Hives could be moved to other groves, or beekeepers could feed their colonies, said Joel Nelsen, president of California Citrus Mutual, a growers association.
Something has to be done, he said. "As more mandarin plantings start bearing, the situation's going to explode," he added.
Pollination by bees is crucial to many California crops, including almonds, stone fruit and melons, and while the law would let this continue, beekeepers vehemently object to the restrictions. They recently have sustained grave losses because of a mysterious syndrome called colony collapse disorder.
"It'd be a devastating loss of the locations needed to keep bees healthy," said Joe Traynor, a bee consultant in Bakersfield.
A partial solution for this problem - an irradiated version of W. Murcott that never develops seeds, even when cross-pollinated by bees - has been developed by Mikeal L. Roose and Tim Williams, citrus breeders at the University of California at Riverside. In 1996 they irradiated W. Murcott budwood sticks (stems used for grafting) to rearrange the chromosomes to cause sterility.
While many resulting trees had fatal mutations, one, now called Tango, was virtually identical to the original W. Murcott yet averaged only one seed in five fruits.
Nurseries started propagating Tango in June and have orders for millions of trees.
Using irradiation to breed mutations in citrus is not new - Richard Hensz developed the deep-red Star Ruby and Rio Red grapefruits using this technique, starting in 1959. But Dr. Roose and Williams have undertaken a far-reaching program trying to rid the seeds from 63 varieties of citrus. Although most are mandarins, their 6,000 experimental trees also include oranges, tangelos, lemons and grapefruits.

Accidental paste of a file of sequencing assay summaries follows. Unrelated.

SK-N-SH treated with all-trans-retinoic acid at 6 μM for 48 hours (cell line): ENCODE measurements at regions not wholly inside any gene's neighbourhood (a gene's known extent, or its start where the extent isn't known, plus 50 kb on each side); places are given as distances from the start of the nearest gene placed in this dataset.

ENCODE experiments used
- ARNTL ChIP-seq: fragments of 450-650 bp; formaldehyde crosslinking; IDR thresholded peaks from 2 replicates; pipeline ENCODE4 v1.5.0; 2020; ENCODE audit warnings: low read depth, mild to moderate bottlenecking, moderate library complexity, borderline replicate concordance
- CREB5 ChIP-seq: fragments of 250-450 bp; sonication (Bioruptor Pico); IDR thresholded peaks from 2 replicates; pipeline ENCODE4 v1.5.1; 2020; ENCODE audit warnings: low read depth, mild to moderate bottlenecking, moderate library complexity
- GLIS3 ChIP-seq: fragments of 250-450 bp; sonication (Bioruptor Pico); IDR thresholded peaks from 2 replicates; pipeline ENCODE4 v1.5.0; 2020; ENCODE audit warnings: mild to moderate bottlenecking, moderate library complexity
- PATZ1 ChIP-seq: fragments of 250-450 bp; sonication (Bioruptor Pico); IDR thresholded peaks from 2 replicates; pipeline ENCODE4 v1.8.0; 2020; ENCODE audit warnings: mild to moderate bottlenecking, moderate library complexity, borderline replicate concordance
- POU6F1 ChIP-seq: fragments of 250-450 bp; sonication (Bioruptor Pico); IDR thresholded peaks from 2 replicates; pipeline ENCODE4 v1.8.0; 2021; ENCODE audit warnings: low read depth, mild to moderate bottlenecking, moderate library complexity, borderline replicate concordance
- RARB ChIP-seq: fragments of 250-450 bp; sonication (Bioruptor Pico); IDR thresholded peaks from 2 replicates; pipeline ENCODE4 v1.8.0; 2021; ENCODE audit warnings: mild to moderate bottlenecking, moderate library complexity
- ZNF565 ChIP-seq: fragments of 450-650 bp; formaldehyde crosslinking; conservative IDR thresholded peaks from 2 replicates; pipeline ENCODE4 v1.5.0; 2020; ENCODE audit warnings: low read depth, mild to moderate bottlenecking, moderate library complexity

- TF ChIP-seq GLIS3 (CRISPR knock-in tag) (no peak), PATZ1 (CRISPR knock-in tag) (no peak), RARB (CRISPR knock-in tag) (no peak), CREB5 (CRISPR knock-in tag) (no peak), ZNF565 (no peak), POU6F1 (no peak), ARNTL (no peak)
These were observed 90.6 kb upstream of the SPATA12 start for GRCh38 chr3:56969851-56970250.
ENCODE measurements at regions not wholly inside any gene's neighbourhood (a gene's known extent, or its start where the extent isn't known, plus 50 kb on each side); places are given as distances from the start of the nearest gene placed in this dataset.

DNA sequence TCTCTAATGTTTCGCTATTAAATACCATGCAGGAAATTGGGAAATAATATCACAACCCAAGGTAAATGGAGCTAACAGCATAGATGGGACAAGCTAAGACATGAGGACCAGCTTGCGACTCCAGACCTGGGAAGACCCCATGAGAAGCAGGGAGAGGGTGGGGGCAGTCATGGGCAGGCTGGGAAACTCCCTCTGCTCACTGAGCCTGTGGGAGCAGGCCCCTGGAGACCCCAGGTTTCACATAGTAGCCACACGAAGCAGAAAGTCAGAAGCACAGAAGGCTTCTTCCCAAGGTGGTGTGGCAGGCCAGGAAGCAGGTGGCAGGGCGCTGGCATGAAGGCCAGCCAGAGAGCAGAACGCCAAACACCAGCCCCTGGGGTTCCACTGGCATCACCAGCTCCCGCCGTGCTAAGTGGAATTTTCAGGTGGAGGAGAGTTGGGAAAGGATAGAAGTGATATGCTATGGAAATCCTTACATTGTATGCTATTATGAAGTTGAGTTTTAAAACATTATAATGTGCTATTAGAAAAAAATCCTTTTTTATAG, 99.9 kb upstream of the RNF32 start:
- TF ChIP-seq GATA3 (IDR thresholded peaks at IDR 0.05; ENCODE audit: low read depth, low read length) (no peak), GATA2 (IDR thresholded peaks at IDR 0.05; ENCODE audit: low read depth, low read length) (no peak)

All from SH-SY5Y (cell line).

On a recent visit to his test plots in Riverside, Calif., Williams offered samples of a dozen selections, identical to the parents except that they averaged only one to three seeds instead of 10 to 30.
(There's a debate among growers over what is "seedless." A consortium of growers that markets 90 percent of California-grown clementines and W. Murcotts under the name Cuties allows no more than 15 fruits with seeds out of 100. Other growers say that is too strict.)
The original Daisy mandarin may be the most delicious citrus, but hardly anyone has planted it because it is so seedy. Williams said the University of California might release irradiated Daisy and other low-seeded varieties late next year.
Many researchers around the world are irradiating citrus. Florida, still the leading producer of mandarins in the United States, cannot grow high-quality clementines in its climate and has lagged in introducing seedless varieties. But the U.S. Department of Agriculture and the University of Florida have several promising irradiated selections, including low-seeded versions of the state's three major commercial mandarins. One, Fallglo, may be released within a year; after that it will take about five years for fruit to be sold commercially.
Scientists also are breeding new seedless varieties, mainly by hybridizing trees with three sets of chromosomes rather than the normal two. That genetic imbalance causes the fruits to be seedless. Five years ago the University of California introduced three such triploid mandarins, of which some 200 acres have been planted, and University of Florida breeders are evaluating 12,000 triploid mandarins.
"Triploids are the future of seedlessness," said Jude W. Grosser, a citrus breeder at the University of Florida in Lake Alfred.
He also induces mutations by regenerating a tree from a single cell. One result bears seedless Valencias, the world's leading juice orange, in a version more suitable for eating fresh. He said it would probably be introduced in three years.
An experimental method called cybridization transfers a gene for sterility into seedy varieties, rendering them seedless more efficiently than the shotgun approach used in irradiation.
While all these techniques involve advanced biotechnology, none are considered "genetic modification" for regulatory purposes, Dr. Grosser said. And there has been no evidence that any of them have compromised flavor or healthfulness.
The success of all these methods may show that, paradoxically, the best way for a mandarin to proliferate is to be sterile.
*by Andrew Apel, guest editor, andrewapel+at+wildblue.net. Prakash is traveling.